Model selection analysis of conditionality and multiple mechanisms of benefit in an ant-treehopper mutualism.
Morales, Manuel*,1, 1 Williams College, Williamstown, MA
ABSTRACT- Recent studies of mutualism have emphasized context-dependent variation (i.e., conditionality) in the net benefit to participants. At the same time, an increasing number of studies is finding that the net benefit of mutualism can be a complex function of community-level interactions or can include multiple mechanisms of benefit. In the interaction between ants and treehoppers in the genus Publilia, ants collect the sugary excretions of treehoppers as a food resource and treehoppers benefit both directly (e.g. by feeding facilitation) and indirectly (e.g. by predator protection). Previous studies have ascribed conditionality in the net benefit to treehoppers to temporal or spatial variation in background predator levels, the species of ant-tending partner, or density-dependence. Here, I use a model selection analysis based on data collected over the period 2002-2004 to integrate these previous results with biologically-based models that incorporate proposed direct and indirect mechanisms of benefit. In 2002 only, predators were excluded from all treehopper aggregations. Results suggest that model selection analyses can effectively decompose multiple mechanisms of benefit. In particular, a direct-benefits only model is selected as best for 2002 (predator excluded data) whereas a direct+indirect benefits model is selected as best for 2003 and 2004. Overall, predation on untended treehopper is best described by a type I functional form and predator protection by ants is best described by a step function. In contrast, direct benefit to treehoppers is directly related to the ratio of ants and treehoppers. Preliminary results suggest that the temporal variation in treehopper survivorship within a season is mediated by variation in predation on untended treehoppers rather than by variation in direct benefits of ant tending. Model selection analyses represent an important approach for understanding variation in complex species interactions, especially when combined with experimental manipulations.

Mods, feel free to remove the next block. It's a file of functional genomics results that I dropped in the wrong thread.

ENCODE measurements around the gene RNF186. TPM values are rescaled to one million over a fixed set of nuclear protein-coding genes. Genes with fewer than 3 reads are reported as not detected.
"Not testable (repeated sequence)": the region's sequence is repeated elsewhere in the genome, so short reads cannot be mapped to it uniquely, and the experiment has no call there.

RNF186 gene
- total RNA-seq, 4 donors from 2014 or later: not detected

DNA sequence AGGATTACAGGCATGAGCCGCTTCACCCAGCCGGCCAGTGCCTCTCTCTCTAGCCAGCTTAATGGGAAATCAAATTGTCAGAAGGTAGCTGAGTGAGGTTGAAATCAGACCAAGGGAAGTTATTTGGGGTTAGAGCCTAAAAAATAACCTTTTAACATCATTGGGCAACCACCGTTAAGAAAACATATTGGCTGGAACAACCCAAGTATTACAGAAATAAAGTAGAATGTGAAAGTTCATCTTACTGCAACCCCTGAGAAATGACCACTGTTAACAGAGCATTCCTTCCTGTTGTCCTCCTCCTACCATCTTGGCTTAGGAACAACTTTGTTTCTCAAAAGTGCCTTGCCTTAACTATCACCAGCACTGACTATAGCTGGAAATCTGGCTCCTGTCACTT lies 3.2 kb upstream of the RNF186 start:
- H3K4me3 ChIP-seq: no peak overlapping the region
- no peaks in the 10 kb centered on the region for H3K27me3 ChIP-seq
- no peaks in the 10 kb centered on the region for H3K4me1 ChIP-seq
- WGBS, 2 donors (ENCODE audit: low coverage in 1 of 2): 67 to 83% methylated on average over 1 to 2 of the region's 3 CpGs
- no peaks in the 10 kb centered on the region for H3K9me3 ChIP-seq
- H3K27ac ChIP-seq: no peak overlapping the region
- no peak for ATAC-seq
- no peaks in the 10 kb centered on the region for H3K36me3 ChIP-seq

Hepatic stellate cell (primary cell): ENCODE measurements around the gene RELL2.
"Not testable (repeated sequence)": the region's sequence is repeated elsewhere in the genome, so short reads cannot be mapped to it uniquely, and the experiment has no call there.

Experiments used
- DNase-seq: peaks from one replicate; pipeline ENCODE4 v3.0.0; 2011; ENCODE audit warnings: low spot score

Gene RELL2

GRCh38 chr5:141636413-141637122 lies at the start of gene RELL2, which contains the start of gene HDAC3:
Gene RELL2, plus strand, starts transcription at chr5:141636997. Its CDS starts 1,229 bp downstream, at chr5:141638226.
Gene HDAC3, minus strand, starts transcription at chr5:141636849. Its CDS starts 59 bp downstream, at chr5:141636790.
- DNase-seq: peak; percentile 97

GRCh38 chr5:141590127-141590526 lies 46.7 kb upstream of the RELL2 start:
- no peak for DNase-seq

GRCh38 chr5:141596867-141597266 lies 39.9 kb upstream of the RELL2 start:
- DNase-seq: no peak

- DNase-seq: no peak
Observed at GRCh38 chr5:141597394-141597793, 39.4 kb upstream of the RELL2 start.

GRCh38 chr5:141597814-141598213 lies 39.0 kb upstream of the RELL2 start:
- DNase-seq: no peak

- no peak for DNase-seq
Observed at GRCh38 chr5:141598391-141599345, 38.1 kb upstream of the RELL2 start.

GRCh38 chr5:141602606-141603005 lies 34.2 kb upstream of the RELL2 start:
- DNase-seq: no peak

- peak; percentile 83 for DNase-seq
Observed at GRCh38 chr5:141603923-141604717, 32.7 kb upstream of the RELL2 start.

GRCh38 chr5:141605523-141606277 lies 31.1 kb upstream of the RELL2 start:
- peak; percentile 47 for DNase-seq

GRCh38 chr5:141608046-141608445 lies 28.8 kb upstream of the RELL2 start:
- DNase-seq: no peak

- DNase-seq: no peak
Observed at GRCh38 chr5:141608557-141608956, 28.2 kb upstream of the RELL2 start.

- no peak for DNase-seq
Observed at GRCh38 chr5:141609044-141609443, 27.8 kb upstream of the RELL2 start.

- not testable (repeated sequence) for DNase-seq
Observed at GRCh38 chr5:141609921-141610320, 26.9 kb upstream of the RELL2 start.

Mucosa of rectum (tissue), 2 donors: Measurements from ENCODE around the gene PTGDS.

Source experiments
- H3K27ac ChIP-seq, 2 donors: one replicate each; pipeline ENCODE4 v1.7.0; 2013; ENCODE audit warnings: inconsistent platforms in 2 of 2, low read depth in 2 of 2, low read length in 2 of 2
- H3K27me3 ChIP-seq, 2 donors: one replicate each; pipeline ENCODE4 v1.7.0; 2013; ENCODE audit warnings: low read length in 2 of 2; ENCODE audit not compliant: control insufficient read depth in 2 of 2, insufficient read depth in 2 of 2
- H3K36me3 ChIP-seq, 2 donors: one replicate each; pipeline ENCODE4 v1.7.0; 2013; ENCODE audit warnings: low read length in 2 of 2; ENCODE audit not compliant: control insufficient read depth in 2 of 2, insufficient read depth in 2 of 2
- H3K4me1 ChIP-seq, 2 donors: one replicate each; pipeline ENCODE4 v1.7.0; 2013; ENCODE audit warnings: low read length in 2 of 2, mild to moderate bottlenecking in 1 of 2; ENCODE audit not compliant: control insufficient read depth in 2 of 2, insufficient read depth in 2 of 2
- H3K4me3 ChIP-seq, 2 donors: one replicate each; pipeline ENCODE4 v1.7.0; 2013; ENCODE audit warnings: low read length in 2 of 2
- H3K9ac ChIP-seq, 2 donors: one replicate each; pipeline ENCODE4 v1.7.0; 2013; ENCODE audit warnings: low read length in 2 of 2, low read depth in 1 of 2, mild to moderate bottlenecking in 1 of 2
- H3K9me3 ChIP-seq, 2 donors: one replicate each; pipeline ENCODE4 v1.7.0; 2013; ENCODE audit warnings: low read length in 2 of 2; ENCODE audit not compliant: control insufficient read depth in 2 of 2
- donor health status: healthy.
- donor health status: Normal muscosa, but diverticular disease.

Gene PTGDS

Key words: mutualism, Publilia concava, model selection, Membracidae
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